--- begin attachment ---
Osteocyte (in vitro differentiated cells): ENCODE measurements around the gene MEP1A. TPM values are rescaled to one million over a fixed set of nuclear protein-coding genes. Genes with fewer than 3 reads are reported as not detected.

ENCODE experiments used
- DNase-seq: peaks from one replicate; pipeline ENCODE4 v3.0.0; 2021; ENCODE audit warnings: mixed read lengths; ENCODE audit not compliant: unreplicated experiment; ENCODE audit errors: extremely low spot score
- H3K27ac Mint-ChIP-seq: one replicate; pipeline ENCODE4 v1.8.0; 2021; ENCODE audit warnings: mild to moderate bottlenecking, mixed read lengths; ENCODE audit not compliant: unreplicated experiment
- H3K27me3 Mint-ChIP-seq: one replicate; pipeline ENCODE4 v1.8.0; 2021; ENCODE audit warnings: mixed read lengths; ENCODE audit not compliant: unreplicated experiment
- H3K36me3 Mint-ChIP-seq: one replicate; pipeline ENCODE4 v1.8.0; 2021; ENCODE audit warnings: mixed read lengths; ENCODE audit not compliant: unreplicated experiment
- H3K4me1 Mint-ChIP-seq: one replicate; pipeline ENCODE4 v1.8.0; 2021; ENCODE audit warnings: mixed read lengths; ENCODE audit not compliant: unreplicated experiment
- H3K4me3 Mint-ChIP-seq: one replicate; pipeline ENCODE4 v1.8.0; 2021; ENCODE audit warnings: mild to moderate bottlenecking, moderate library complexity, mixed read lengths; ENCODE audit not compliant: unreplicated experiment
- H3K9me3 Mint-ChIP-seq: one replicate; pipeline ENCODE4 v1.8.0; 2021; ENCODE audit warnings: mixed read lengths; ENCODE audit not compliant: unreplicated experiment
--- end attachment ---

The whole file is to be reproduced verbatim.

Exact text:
Osteocyte (in vitro differentiated cells): ENCODE measurements around the gene MEP1A. TPM values are rescaled to one million over a fixed set of nuclear protein-coding genes. Genes with fewer than 3 reads are reported as not detected.

ENCODE experiments used
- DNase-seq: peaks from one replicate; pipeline ENCODE4 v3.0.0; 2021; ENCODE audit warnings: mixed read lengths; ENCODE audit not compliant: unreplicated experiment; ENCODE audit errors: extremely low spot score
- H3K27ac Mint-ChIP-seq: one replicate; pipeline ENCODE4 v1.8.0; 2021; ENCODE audit warnings: mild to moderate bottlenecking, mixed read lengths; ENCODE audit not compliant: unreplicated experiment
- H3K27me3 Mint-ChIP-seq: one replicate; pipeline ENCODE4 v1.8.0; 2021; ENCODE audit warnings: mixed read lengths; ENCODE audit not compliant: unreplicated experiment
- H3K36me3 Mint-ChIP-seq: one replicate; pipeline ENCODE4 v1.8.0; 2021; ENCODE audit warnings: mixed read lengths; ENCODE audit not compliant: unreplicated experiment
- H3K4me1 Mint-ChIP-seq: one replicate; pipeline ENCODE4 v1.8.0; 2021; ENCODE audit warnings: mixed read lengths; ENCODE audit not compliant: unreplicated experiment
- H3K4me3 Mint-ChIP-seq: one replicate; pipeline ENCODE4 v1.8.0; 2021; ENCODE audit warnings: mild to moderate bottlenecking, moderate library complexity, mixed read lengths; ENCODE audit not compliant: unreplicated experiment
- H3K9me3 Mint-ChIP-seq: one replicate; pipeline ENCODE4 v1.8.0; 2021; ENCODE audit warnings: mixed read lengths; ENCODE audit not compliant: unreplicated experiment